Given WORM_DOWNAD.AD’s ability to propagate via multiple avenues, it’s not surprising that the malware manages to still be relevant, 9 years after its peak. Given that we know which detection of DOWNAD is the most prevalent, let’s delve deeper into where exactly the worm can be found.
Why is DOWNAD still prevalent after all these years?
Despite being nearly a decade old, DOWNAD is still rather prevalent. But why is an old malware, with years of security solutions created to combat it, still highly effective? In addition to its propagation technique, we are also able to see clues in the data itself.
In a report involving DOWNAD infecting IoT devices, the malware was able to slip through the cracks unnoticed by exploiting systems using older, unpatched versions of Windows, which many modern security systems are unable to adequately protect. This shows that one of the areas in which DOWNAD thrives are systems which rely on legacy software – notable ones that are not updated regularly. In addition, DOWNAD exploits an older vulnerability, one that has been patched since 2008. Again, common sense dictates that given the time in which this has been addressed, only a small number of systems can still be exploited using this vulnerability. However, our data paints a different picture– in fact, CVE-2008-4250 dominates our detections for vulnerabilities, with over 60,000 for the month of October 2017 alone.
All these clues paint a picture of the typical DOWNAD victim: organizations in key industries, typically from developing countries, that use outdated, unpatched legacy systems as an integral part of their network.
The key takeaway here is that 9 years after its peak, DOWNAD has settled down into a comfortable niche of being a highly effective “background” malware that has its greatest impact on legacy systems. Although it is not as exciting to the public eye as more modern malware such as WannaCry and Petya, it remains a persistent threat – and will continue to be as long as unsupported, unpatched legacy systems are still a regular part of an organization’s network.
How can organizations prevent malware like DOWNAD?
Tried and true security measures go a long way towards protecting both users and organizations from a malware like DOWNAD.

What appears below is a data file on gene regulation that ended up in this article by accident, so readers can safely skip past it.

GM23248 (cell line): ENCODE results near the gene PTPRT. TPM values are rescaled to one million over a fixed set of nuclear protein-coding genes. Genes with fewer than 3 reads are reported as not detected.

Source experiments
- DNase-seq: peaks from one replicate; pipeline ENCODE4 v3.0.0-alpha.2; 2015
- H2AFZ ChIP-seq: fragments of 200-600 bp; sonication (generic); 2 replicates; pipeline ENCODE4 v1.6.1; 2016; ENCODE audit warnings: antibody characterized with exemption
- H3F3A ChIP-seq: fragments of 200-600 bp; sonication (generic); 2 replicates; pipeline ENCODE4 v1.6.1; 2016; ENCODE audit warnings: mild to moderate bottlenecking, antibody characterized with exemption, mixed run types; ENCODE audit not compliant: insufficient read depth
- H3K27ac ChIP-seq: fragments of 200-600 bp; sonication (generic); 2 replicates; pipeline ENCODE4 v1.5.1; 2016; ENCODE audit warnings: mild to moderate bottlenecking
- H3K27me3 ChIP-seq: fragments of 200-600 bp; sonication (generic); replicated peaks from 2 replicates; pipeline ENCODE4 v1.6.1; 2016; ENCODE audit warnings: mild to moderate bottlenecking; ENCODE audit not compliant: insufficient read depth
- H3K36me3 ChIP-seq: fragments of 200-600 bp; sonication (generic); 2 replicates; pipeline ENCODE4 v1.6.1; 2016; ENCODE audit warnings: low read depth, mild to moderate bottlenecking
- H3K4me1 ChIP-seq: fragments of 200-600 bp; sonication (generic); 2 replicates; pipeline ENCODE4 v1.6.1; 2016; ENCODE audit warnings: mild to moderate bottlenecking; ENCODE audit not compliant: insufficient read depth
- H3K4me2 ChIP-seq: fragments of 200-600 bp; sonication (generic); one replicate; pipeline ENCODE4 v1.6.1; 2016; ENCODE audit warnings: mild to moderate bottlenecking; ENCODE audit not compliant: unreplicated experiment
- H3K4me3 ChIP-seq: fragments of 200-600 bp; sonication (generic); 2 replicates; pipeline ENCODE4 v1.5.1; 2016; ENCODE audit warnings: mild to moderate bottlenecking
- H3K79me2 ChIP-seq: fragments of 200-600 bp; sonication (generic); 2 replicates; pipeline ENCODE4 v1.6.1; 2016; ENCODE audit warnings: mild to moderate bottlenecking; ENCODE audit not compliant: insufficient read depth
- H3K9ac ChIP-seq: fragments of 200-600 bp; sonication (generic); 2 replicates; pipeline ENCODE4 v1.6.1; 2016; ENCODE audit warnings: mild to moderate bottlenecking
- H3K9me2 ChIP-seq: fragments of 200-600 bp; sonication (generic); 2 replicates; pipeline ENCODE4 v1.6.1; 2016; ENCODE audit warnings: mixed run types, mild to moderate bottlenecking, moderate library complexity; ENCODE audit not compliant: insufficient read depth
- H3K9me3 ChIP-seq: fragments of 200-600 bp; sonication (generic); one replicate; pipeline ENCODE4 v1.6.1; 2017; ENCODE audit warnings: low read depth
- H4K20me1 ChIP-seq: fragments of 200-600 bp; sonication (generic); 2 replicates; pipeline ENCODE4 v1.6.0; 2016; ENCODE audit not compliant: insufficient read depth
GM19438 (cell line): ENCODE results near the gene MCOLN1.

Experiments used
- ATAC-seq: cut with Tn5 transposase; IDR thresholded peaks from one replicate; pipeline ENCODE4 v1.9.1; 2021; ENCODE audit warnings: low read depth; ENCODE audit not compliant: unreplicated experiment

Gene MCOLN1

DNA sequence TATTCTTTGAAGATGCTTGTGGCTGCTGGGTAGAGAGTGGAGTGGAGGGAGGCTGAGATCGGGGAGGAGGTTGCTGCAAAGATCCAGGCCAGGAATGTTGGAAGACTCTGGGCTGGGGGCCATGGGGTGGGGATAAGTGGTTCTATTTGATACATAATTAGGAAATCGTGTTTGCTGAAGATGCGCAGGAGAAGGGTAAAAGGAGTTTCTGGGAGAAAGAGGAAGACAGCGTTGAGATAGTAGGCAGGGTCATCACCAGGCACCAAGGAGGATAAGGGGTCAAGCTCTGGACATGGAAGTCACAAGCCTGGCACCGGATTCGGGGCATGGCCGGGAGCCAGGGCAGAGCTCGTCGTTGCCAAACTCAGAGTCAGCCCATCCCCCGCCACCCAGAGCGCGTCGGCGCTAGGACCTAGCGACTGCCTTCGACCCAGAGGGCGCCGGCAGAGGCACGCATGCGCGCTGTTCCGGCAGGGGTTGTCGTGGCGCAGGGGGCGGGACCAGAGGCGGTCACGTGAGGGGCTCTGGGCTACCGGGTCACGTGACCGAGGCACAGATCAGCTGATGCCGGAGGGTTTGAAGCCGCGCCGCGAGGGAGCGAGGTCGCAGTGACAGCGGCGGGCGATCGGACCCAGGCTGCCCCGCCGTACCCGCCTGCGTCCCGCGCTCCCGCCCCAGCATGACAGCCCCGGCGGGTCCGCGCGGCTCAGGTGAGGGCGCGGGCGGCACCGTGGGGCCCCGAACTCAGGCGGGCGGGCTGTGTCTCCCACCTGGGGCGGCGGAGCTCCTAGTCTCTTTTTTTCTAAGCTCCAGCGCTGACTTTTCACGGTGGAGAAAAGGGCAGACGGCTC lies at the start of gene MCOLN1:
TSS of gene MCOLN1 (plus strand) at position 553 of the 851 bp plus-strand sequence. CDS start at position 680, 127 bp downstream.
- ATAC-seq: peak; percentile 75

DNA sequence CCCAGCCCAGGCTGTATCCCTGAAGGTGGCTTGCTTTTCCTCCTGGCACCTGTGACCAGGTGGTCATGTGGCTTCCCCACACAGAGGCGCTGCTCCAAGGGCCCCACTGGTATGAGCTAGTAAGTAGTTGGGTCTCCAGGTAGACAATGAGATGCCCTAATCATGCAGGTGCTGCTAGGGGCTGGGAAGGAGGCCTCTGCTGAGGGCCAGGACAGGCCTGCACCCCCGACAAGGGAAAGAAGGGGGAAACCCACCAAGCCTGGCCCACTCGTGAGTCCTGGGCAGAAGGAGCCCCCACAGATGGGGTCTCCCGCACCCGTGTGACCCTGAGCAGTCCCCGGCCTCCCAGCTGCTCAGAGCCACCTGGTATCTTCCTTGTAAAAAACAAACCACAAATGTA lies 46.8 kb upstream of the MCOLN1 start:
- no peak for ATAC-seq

- Even organizations that don’t place heavy emphasis on security can protect themselves from DOWNAD. By properly scanning removable drives and ensuring they are not infected, companies can greatly minimize its impact.
- Organizations should refrain from using outdated operating systems. Especially those that are no longer supported such as Windows XP. The recent WannaCry attacks, which exploited vulnerabilities in older operating systems, were a perfect example of why using unsupported systems can result in a security disaster.
- We cannot stress enough the importance of updating computer systems. The fact that an old malware exploiting an old vulnerability is still one of the top detections in 2017 is proof that not enough is being done in this regard.
Updating long-time entrenched computer systems can be a drain on both manpower and resources. Ideally, an organization will move on from an operating system or software when they are no longer supported by its manufacturer. However, as seen in the large number of users who are still using the 16-year old Windows XP, it’s not really something that can be realistically expected from everyone. Key challenges emerge when trying to migrate from legacy systems:
- It will entail a large amount of time, resources and effort
- Legacy applications may not properly run on newer operating systems
- An organization’s IT professionals may not have the skills, knowledge or expertise to perform migration
- Rewriting applications – especially when major changes need to made– may not be cost-effective or efficient
Fortunately, there is a way for organizations that are unable, or unwilling to upgrade their legacy systems to protect them from malware like DOWNAD: virtual patching.
In essence, virtual patching is ideal for mitigating the impact older malware like DOWNAD which exploit vulnerabilities. It protects legacy systems by providing convenient and automatic updates, allowing organizations to maintain protection while minimizing their patch management costs. It can protect a wide variety of devices and systems, making it a versatile method of protecting the entire network.
Trend Micro™ Deep Security™ and Vulnerability Protection provide virtual patching that protects endpoints from threats like DOWNAD that abuses vulnerabilities. OfficeScan’s Vulnerability Protection shield endpoints from identified and unknown vulnerability exploits even before patches are deployed.
TippingPoint NGIPS helps organizations manage their legacy systems and control their patch management life cycle by providing added protection for legacy, out-of-support software, delivered weekly or when critical vulnerabilities emerge. This process is automated, as Digital Vaccine filters can be deployed automatically without user interaction.